Sheri Regnier/Trail Times

B.C man, driving legally blind without licence, gets two years for fatal crash

Driver lost licence, declared legally blind in 2001

A Trail senior is serving two years in jail after being found guilty of criminal negligence causing death in a traffic collision that occurred at a Highway 3B turn-off near the mall three years ago.

Theodore Finlay Levick, 86, was taken into custody after Supreme Court Justice M. Tammen sentenced him in the Rossland courthouse on Sept. 6.

Following a trial by judge in March of this year, Levick, who is legally blind and had no driver’s licence, was convicted of criminal negligence in the death of Meaghan Brown on July 25, 2016.

Brown was on her new Suzuki motorcycle headed westbound toward her job in Trail at approximately 5:40 a.m.

Levick was travelling east on Highway 3B toward the Waneta Plaza, when he failed to yield to right-of-way traffic and turned left off the highway into a mall entrance. According to court documents, a witness recognized Levick as “somebody who came through Tim Hortons drive-through regularly.”

Brown died at the scene that morning, two days shy of her 28th birthday.

Two witnesses gave testimony and two collision reconstructionists provided evidence for the prosecution. The eight-page reconstructionist report includes many details, coloured photographs, and notes, “the weather was clear and dry.”

In addition to a two-year jail term, Judge Tammen also sentenced Levick to a lifetime prohibition from driving.

This ruling came down after the prosecution’s case highlighted the fact that Levick was declared legally blind in July 2001 and had no licence to drive. (“Legal blindness” is defined as vision 20-200 or worse)

On the date of the crash, he had not been lawfully licenced to drive a motor vehicle for 15 years.

A critical prong of the Crown’s case was the medical evidence given by three doctors concerning Levick’s vision for the 15-years prior to the collision.

Court papers reveal he suffers from diabetes. In particular, Levick has a condition called diabetic retinopathy, which led to him being declared medically unfit to drive in July 2001.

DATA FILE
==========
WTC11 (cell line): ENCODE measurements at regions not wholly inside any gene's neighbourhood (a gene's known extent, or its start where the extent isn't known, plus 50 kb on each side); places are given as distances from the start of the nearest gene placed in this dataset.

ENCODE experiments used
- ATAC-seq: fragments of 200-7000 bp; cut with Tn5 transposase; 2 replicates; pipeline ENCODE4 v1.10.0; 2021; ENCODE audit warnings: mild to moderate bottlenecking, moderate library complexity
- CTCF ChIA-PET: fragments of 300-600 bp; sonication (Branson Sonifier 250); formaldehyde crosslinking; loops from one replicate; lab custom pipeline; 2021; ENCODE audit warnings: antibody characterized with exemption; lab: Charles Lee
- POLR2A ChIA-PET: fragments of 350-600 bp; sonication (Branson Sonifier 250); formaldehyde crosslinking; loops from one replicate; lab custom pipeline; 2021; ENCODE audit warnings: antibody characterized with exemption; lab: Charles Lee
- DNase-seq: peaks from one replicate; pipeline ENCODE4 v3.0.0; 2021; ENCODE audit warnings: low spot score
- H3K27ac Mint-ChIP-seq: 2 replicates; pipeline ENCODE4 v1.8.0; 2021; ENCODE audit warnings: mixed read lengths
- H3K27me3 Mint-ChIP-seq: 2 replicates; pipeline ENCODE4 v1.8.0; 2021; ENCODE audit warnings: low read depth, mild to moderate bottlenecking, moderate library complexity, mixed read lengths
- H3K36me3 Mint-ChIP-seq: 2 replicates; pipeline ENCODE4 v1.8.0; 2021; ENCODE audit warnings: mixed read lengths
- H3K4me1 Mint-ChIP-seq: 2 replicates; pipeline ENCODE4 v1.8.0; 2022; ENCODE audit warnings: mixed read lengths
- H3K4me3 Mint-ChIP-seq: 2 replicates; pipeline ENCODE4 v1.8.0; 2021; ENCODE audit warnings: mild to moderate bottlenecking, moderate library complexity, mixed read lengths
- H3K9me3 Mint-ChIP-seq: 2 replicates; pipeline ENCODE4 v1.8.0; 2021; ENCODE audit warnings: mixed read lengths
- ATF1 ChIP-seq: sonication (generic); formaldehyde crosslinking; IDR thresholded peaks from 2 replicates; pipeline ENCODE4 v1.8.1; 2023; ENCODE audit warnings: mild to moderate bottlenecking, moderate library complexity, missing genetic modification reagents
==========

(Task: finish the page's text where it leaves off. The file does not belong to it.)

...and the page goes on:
He has not been licenced since August 2001.

Judge Tammen’s decision reads: “On the totality of evidence, I am satisfied the conduct of the accused driving in the manner he did, in his medical condition, showed wanton and reckless disregard for the life and safety of others. With full knowledge of his extreme visual impairment and the attendant risks, the accused chose to drive.

“The mere act of setting out behind the wheel that day would constitute reckless disregard for the lives and safety of others. I find the accused guilty.”

Further, the judge stated, “… The actions of the accused in driving in the manner in which he did, knowing his vision was significantly impaired, engaged in inherent dangerous activity with attendant risks far greater than those usually associated with driving a motor vehicle.

“Any reasonable person armed with the knowledge possessed by this accused would have foreseen the very real risk of causing an accident in which bodily harm would ensue. Moreover, I am satisfied that this accused was subjectively aware of that risk. His moral blameworthiness is therefore high.“

Court documents did not reveal whose car Levick was driving that morning, though it was identified as a 2014 Suburu Forester. Meaghan Brown was driving a 2016 Suzuki V-Strom motorcycle.

Get local stories you won't find anywhere else right to your inbox.
Sign up here

Just Posted

Haida Nation reminds ‘select few’ fishing lodges that Haida Gwaii is closed to non-residents

‘Upholding Haida law amid COVID-19’ release comes one day before Queen Charlotte Lodge plans to reopen

PHOTOS: ‘Phengnominal’ gnome house constructed in Port Clements

‘Ms. Gnomer’s Home 4 Wayward Folk,’ created by Kelly Whitney-Gould, a hit for kids and loggers alike

Councillor resigns mid-term in Queen Charlotte

Richard Decembrini’s resignation announced at regular meeting on July 6

Survey, hotline launched amid probe into racist blood-alcohol guessing game at B.C. hospital

Mary Ellen Turpel-Lafond has been appointed to lead an investigation by Health Minister Adrian Dix

Feds announce $8.3M to deal with ‘ghost’ fishing gear in B.C. waters

Three projects on the North Coast awarded funding

Canadian policing organization calls for decriminalization of simple illicit drug possession

Canadian Association of Chiefs of Police want policing focus of opioid crisis to be replaced with a health one

B.C. appeals judge’s decision to leave three clubhouses in Hells Angels hands

The province has filed two notices of appeal related to the B.C. Supreme Court decision

Conservation officers relocate Spirit bear known to roam northwestern B.C.

Bear roamed valley north of Terrace for many years

B.C. premier applauds call to decriminalize drug possession

Police shouldn’t struggle with health issues, Horgan says

Time to protect B.C.’s unique glass sponge reefs, conservation group says

Climate change is a “serious and immediate threat” to the 9,000-year old sponges: study

VIA Rail lays off 1,000 unionized workers across the country

Northern B.C. route Jasper to Prince George to Prince Rupert is not affected by VIA Rail layoffs

Indigenous leader Ed John pleads not guilty to historical sex charges

Ed John’s lawyer entered the plea by telephone on behalf of his client

Woman who talked to unconscious husband for 30 years gets solace from B.C. study

Ian Jordan suffered a head injury when he and another officer were on their way to a call in Victoria in September 1987

RCMP investigate threat against Indigenous totem poles on B.C.’s Sunshine Coast

Police describe the nature of the threat as ‘sensitive’

Most Read